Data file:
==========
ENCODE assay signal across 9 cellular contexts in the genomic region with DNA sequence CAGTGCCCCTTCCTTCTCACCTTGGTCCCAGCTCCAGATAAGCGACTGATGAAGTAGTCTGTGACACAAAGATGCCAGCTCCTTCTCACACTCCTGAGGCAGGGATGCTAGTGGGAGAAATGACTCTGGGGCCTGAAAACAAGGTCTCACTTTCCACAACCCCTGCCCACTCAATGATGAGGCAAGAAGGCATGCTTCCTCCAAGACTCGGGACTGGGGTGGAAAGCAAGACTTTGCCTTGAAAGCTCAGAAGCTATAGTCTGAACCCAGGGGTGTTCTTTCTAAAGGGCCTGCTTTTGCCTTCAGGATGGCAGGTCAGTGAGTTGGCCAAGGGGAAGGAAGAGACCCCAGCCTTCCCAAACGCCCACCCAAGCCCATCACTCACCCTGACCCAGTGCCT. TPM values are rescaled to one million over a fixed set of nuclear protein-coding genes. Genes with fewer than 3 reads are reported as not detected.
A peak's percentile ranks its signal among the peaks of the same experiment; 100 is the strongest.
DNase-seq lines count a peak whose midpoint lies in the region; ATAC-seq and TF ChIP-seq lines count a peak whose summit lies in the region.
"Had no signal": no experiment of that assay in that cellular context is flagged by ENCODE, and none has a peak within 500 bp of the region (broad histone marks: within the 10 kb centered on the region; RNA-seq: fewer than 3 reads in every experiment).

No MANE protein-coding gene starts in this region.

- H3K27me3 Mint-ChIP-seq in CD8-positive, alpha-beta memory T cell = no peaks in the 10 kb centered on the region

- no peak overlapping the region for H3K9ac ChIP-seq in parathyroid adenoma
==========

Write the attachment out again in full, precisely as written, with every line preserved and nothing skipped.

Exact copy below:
ENCODE assay signal across 9 cellular contexts in the genomic region with DNA sequence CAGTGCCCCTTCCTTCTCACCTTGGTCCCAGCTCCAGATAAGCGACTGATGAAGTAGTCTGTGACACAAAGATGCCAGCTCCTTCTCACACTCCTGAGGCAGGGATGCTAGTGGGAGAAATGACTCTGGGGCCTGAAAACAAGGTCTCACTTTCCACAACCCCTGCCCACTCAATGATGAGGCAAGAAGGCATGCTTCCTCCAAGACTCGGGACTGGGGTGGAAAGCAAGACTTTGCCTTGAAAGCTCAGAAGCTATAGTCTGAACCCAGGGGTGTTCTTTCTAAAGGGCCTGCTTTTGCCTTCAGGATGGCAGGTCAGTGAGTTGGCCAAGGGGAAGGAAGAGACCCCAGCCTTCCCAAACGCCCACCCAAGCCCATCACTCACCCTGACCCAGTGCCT. TPM values are rescaled to one million over a fixed set of nuclear protein-coding genes. Genes with fewer than 3 reads are reported as not detected.
A peak's percentile ranks its signal among the peaks of the same experiment; 100 is the strongest.
DNase-seq lines count a peak whose midpoint lies in the region; ATAC-seq and TF ChIP-seq lines count a peak whose summit lies in the region.
"Had no signal": no experiment of that assay in that cellular context is flagged by ENCODE, and none has a peak within 500 bp of the region (broad histone marks: within the 10 kb centered on the region; RNA-seq: fewer than 3 reads in every experiment).

No MANE protein-coding gene starts in this region.

- H3K27me3 Mint-ChIP-seq in CD8-positive, alpha-beta memory T cell = no peaks in the 10 kb centered on the region

- no peak overlapping the region for H3K9ac ChIP-seq in parathyroid adenoma